By throwing cold water to the more pessimistic views of the economy expressed by some in the last few months, today's report represents a significant blow- at least for the time being- to the Treasury market's seemingly irrepressible summer rally, as it deflates expectations about additional quantitative easing by the Fed and helps tame the most intense concerns about the deflation risk. In fact, on that last front, one of the more low-key elements of the report, average hourly earnings for all employees, showed a solid gain of 0.3% in August, which translates into a 1.7% gain on a year-on-year basis. With wage increases holding up at a moderate pace, the deflation story becomes a little more difficult to rationalize.

Anthony Karydakis

Tuesday, August 31, 2010

A Few Thoughts On The Current Treasury Yield Levels

With Treasury yields standing essentially at their lows for the year, having declined by over 50 basis points in the long end over the last four weeks, the obvious question that emerges now is "what happens next?".

A few thoughts on this topic.

1) Although the Treasury market rally can be extended further under a certain set of circumstances, revisiting the post-Lehman low of nearly 2% for the 10-year (reached in December 2008) should not be viewed as the odds-on bet at this point. At the time, the driving forces that caused the 10-year briefly flirt with the 2% mark were pervasive fears that another Great Depression was around the corner, with deflation and a possible meltdown of the global financial system to boot. The realization that those outcomes were not likely to materialize caused a very sharp back-up in yields in the first quarter of 2009, the point being that such extraordinary low yield levels are of questionable sustainability and can be reached only as a result of a certain alignment of special factors at work simultaneously.

The current environment is fundamentally different, inasmuch as there are still some scattered voices promoting a double-dip story and there is a fairly cool-headed debate as to how elevated the deflation risk truly is. Against that backdrop, the Treasury market rally has been largely fueled by the loss of momentum in the economic recovery over the last few months, the ensuing pullback in equity prices, and the broader perception that Treasuries remain a safe haven for global investors even in the midst of a relative calm on the European sovereign debt front recently. In other words, there are sound, legitimate reasons sustaining this rally, but the intensity of those driving forces is no match for those prevailing in the fourth quarter of 2008.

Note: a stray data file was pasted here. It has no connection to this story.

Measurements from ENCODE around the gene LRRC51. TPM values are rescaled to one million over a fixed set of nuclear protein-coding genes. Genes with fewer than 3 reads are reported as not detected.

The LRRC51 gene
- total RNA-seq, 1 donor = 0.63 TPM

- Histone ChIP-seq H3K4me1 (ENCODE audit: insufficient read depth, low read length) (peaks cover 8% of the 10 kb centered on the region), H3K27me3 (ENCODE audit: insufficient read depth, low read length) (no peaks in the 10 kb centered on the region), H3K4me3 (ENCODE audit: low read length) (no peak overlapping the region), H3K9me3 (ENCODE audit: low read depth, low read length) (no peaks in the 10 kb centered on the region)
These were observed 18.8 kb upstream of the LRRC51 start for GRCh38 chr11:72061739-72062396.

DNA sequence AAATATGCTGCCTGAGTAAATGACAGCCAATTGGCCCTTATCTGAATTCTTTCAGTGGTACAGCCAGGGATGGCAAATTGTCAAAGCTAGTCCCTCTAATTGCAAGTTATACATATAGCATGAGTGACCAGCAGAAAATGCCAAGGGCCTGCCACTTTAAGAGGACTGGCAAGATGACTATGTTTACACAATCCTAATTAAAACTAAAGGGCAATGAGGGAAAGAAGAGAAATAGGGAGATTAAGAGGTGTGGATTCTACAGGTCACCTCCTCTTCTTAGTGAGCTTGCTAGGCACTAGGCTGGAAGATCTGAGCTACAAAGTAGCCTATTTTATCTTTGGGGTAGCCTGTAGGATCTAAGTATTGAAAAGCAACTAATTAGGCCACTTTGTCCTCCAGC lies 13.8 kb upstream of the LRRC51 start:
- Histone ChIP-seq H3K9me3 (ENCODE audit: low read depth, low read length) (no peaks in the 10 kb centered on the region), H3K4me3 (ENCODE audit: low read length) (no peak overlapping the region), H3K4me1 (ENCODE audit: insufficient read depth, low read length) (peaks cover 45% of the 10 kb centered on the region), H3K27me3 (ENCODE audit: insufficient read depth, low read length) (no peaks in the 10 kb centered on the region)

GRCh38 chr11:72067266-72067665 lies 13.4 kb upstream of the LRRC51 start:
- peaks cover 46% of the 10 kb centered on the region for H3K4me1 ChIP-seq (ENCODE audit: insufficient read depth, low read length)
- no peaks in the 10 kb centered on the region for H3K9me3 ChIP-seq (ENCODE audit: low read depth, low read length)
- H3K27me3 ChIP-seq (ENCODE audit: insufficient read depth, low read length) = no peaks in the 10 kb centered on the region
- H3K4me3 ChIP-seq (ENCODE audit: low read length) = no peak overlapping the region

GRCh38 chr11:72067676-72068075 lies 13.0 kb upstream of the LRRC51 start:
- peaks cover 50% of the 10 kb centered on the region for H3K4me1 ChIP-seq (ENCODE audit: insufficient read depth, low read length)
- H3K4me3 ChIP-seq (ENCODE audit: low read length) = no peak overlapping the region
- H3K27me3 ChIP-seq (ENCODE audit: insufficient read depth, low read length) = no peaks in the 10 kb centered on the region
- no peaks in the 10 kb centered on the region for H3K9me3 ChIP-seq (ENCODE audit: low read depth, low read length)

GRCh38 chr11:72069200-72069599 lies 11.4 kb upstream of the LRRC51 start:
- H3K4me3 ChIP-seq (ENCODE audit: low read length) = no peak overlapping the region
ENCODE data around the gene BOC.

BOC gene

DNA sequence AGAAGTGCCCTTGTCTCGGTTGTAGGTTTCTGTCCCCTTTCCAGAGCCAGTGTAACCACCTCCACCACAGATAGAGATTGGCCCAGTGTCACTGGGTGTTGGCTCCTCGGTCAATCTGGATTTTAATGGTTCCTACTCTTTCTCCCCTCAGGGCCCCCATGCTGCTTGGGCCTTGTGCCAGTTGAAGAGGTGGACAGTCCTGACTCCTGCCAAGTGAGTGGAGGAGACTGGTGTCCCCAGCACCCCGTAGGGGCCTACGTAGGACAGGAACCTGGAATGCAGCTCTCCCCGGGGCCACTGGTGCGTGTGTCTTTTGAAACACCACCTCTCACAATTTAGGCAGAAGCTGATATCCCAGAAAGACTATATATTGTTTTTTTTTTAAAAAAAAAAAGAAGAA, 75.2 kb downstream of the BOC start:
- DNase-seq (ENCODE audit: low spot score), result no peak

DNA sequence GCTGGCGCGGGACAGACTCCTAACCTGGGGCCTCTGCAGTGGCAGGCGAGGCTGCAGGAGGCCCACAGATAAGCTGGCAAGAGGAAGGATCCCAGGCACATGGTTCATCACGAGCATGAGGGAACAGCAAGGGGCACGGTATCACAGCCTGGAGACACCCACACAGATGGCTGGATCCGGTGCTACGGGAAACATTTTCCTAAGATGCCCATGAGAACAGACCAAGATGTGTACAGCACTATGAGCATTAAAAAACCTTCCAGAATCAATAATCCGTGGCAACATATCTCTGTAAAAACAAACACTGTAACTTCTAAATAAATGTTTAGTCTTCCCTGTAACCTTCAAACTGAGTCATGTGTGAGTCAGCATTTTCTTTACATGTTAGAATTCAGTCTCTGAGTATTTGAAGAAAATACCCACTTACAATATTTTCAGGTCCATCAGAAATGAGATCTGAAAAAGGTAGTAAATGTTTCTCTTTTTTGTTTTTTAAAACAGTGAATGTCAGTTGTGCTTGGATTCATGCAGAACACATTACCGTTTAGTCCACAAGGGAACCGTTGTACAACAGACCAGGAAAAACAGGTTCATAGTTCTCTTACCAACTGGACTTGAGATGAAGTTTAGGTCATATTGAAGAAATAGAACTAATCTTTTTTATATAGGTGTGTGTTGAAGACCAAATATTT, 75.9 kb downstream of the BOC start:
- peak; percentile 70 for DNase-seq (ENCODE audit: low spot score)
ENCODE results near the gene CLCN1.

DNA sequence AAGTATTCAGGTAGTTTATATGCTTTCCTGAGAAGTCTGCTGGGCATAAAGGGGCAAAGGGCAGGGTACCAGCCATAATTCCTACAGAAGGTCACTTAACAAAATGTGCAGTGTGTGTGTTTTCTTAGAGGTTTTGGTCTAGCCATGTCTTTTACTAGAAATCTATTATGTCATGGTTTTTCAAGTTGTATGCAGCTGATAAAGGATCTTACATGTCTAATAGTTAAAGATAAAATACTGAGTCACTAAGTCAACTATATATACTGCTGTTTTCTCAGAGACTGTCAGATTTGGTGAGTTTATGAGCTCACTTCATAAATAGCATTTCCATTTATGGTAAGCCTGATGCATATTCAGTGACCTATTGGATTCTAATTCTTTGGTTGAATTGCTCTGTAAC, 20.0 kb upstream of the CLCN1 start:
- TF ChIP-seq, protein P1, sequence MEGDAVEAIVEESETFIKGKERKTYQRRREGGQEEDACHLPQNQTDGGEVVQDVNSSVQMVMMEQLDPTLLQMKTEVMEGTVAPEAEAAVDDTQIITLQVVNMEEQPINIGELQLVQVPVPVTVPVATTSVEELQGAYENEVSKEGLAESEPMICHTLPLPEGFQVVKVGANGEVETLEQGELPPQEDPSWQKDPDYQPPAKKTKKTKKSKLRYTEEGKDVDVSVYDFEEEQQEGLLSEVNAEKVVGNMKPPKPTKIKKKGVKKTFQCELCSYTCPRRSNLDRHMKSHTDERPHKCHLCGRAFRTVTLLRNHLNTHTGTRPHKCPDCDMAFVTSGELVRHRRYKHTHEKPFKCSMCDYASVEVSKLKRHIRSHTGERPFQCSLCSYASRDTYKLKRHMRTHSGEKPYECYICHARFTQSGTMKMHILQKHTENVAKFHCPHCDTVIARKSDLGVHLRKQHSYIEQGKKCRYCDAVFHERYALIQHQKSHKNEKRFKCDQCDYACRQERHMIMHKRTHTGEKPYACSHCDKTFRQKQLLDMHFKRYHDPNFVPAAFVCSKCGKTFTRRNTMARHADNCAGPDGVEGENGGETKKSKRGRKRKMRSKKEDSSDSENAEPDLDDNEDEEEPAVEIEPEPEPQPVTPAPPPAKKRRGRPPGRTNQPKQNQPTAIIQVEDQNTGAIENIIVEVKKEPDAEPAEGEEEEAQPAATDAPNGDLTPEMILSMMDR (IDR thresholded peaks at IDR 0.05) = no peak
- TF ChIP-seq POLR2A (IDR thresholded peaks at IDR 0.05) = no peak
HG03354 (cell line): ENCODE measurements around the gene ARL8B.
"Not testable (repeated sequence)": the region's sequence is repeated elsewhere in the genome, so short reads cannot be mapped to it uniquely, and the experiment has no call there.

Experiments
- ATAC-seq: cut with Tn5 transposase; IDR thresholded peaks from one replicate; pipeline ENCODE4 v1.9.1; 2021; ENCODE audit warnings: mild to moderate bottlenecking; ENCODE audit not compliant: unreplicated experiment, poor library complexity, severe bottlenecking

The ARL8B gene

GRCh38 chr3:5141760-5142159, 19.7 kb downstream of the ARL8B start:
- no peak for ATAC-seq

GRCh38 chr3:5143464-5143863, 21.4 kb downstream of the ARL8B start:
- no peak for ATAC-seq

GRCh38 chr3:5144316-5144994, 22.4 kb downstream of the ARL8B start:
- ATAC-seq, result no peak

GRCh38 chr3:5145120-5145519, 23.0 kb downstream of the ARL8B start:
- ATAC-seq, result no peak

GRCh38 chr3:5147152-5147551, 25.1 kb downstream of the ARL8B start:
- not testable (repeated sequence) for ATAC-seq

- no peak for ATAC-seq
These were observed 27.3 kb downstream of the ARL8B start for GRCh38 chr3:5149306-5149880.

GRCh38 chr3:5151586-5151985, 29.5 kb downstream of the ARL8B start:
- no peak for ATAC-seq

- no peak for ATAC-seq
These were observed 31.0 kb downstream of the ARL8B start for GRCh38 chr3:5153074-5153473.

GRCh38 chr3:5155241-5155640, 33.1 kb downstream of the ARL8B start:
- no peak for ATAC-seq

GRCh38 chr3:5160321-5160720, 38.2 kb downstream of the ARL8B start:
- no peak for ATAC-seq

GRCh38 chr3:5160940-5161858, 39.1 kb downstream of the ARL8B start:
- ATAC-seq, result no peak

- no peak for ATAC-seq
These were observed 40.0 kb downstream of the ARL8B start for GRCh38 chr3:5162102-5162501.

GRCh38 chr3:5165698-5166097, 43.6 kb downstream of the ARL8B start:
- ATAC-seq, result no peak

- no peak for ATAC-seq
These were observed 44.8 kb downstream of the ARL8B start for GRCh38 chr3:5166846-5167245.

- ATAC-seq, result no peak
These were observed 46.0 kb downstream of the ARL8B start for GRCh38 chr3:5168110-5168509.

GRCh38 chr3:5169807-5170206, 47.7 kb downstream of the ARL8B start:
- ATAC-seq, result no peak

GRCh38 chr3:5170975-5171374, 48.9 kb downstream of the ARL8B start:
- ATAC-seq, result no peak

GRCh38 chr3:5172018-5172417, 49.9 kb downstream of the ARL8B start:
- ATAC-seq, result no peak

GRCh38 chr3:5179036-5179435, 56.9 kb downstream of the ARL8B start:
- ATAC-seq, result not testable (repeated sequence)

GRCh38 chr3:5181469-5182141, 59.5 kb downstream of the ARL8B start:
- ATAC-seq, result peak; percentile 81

Based on the above, Treasury yields may find it hard to penetrate the 2 1/4% or so barrier (10-year) in the foreseeable future. To do so successfully, the market will need some new favorable developments, most likely of the "headline" type, to provide fresh impetus to the rally.

2) It is admittedly not a uniquely insightful statement to make that the extension of the rally from these levels can only mean one thing: a further flattening of the curve. This is so because most of the price action over the coming weeks is bound to be concentrated in the outer part of the curve, given the very limited room for improvement in the front end against a 15-20 basis point fed funds rate and no prospect of a change there as far as the eye can see. (It is also important to keep in mind here that the possible implementation of any additional quantitative easing measures by the Fed is unlikely to have any direct, material impact on the fed funds rate itself). In that context, a continuation of the rally is tantamount to a clean piercing of the current 200 basis points spread in 2s/10s, probably headed for the 185-195 bp range.